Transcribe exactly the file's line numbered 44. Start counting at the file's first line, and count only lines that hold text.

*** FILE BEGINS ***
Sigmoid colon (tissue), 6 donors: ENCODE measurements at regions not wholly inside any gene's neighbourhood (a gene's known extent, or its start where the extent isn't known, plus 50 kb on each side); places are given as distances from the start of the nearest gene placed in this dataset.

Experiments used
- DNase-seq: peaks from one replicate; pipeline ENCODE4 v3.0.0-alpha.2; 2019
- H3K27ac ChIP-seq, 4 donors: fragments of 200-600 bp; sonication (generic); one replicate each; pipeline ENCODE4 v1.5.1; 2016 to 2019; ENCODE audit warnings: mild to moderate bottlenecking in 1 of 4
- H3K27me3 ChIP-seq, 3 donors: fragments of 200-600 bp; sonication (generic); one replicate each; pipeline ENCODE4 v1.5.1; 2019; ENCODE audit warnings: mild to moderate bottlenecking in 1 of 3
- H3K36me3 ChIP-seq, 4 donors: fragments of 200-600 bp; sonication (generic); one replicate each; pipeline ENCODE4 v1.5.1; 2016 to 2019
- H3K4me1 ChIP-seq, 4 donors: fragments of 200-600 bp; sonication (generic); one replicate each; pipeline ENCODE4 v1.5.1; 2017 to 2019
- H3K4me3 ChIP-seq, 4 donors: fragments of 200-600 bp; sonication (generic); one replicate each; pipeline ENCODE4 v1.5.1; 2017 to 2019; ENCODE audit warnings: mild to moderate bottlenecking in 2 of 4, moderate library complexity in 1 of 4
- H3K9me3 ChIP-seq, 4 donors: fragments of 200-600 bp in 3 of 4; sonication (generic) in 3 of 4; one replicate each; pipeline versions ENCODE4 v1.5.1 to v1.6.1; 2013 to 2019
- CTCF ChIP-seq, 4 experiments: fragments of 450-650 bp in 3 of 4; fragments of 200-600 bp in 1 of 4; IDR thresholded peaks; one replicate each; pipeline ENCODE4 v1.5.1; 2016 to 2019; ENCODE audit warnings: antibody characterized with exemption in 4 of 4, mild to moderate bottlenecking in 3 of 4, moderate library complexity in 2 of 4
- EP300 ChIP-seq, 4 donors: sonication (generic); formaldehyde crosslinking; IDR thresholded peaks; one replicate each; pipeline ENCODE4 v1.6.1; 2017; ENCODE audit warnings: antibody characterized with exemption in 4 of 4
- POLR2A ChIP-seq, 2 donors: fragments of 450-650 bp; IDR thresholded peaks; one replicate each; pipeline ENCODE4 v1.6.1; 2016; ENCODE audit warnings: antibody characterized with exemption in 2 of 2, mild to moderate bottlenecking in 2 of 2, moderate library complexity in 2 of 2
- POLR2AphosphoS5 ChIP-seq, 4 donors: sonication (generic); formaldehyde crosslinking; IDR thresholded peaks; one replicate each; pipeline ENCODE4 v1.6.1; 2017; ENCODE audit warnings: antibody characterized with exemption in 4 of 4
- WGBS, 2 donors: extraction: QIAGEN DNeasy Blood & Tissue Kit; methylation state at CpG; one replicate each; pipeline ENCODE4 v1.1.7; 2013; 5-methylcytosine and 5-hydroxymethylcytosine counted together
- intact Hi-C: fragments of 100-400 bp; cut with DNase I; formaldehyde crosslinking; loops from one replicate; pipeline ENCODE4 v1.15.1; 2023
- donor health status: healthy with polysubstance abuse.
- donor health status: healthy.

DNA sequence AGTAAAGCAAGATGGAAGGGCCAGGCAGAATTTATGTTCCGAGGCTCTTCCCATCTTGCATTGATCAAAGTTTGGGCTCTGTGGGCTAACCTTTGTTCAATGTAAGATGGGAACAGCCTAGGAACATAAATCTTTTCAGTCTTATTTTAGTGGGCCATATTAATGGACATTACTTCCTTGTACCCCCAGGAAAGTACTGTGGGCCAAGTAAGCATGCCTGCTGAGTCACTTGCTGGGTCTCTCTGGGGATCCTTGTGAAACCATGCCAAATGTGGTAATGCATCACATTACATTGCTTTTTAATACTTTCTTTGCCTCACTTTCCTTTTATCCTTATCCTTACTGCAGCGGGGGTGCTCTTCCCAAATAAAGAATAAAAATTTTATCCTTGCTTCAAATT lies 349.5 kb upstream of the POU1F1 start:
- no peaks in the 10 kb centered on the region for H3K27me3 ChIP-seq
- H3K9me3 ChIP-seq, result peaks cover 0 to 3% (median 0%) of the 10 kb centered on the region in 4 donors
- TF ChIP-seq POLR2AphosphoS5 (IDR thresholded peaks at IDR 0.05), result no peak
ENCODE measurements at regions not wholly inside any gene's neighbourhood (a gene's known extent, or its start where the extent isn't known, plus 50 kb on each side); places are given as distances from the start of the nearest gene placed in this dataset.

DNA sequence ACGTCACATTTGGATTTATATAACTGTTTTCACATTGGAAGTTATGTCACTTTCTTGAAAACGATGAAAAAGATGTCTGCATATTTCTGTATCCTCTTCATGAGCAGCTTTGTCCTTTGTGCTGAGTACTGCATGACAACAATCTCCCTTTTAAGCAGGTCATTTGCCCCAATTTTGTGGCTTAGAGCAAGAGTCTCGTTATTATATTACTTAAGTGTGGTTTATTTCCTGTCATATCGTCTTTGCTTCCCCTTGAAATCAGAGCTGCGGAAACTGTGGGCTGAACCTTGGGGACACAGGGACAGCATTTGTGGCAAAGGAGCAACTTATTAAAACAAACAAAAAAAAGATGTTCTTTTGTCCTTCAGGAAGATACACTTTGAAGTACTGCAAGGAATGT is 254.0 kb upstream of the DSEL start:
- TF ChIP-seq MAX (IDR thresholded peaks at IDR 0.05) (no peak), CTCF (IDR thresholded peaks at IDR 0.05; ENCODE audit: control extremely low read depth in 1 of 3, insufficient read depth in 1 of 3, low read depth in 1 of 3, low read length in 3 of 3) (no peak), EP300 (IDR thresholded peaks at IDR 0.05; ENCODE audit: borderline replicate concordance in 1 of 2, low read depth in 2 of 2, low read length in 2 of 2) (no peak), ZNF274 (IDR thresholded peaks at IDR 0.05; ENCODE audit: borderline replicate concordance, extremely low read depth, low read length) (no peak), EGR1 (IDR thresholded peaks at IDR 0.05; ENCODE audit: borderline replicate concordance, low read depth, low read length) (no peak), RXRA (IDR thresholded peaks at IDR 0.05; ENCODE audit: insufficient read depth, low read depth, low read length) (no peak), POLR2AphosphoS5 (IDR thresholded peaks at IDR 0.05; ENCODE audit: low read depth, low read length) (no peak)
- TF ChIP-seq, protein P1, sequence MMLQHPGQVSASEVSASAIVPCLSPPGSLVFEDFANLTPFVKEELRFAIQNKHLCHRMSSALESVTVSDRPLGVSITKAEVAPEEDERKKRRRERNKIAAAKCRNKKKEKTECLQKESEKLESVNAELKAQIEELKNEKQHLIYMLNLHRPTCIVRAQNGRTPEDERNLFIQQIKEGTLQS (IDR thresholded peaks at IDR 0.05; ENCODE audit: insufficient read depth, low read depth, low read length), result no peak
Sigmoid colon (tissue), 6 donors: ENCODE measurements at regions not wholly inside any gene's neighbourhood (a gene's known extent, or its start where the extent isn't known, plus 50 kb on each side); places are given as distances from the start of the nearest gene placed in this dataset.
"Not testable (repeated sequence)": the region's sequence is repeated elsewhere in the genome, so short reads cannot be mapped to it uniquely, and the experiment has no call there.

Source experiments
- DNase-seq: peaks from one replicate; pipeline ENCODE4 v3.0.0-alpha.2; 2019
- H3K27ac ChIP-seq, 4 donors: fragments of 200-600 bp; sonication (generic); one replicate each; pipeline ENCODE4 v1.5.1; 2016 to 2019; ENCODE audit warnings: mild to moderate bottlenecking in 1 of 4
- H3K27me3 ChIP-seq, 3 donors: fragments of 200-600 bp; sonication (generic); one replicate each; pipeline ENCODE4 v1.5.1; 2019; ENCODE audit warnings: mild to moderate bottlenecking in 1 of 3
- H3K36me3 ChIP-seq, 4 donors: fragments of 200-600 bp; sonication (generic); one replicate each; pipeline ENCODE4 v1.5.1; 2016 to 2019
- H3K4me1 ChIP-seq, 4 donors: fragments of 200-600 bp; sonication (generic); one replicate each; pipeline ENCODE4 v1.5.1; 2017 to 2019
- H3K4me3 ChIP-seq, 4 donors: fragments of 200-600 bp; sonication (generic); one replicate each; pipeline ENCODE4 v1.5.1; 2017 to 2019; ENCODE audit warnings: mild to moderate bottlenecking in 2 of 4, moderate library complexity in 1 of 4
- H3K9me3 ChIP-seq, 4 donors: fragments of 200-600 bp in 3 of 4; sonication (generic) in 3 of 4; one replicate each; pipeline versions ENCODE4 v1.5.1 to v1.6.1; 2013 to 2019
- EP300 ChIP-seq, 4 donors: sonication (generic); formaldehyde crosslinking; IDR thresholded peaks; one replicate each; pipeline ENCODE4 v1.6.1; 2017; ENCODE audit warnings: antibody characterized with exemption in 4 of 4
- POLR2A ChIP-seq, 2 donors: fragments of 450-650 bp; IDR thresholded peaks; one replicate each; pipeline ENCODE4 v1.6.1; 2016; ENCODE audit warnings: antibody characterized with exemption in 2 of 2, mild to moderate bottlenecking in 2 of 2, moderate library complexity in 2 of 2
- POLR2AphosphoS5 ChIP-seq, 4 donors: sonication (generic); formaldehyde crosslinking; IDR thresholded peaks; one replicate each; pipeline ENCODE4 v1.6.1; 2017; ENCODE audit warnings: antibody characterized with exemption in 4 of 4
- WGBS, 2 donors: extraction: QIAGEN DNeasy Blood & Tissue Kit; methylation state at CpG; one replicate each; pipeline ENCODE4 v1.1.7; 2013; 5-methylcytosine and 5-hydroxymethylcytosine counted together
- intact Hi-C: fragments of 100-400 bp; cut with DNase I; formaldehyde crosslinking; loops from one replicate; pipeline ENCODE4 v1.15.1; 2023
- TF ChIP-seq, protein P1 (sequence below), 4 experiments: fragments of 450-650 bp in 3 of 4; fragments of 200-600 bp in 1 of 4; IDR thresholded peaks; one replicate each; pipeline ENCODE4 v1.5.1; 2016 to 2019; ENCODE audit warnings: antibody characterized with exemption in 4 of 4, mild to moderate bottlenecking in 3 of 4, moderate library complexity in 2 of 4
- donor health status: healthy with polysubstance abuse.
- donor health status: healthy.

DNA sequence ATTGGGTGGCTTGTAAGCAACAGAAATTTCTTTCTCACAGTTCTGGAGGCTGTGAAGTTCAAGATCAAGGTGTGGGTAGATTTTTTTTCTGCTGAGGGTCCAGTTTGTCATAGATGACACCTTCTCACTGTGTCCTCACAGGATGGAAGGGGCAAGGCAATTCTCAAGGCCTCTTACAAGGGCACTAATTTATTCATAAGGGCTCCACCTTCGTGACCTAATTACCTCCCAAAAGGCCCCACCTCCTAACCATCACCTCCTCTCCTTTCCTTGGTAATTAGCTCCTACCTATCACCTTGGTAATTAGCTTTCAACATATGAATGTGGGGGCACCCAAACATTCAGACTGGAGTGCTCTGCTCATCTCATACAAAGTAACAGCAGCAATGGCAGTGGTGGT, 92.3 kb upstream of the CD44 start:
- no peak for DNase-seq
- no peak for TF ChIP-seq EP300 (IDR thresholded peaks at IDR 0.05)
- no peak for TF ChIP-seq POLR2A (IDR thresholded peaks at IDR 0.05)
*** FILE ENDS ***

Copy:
DNA sequence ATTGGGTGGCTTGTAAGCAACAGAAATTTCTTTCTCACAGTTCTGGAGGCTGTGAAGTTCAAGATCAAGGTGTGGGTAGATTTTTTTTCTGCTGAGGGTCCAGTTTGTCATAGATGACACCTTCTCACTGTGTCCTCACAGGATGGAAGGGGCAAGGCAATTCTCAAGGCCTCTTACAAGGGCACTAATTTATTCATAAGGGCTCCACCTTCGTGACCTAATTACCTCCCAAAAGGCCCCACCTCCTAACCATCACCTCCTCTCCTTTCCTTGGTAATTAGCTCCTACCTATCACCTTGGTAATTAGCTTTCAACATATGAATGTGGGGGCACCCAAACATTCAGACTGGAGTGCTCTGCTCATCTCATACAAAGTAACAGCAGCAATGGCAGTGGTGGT, 92.3 kb upstream of the CD44 start: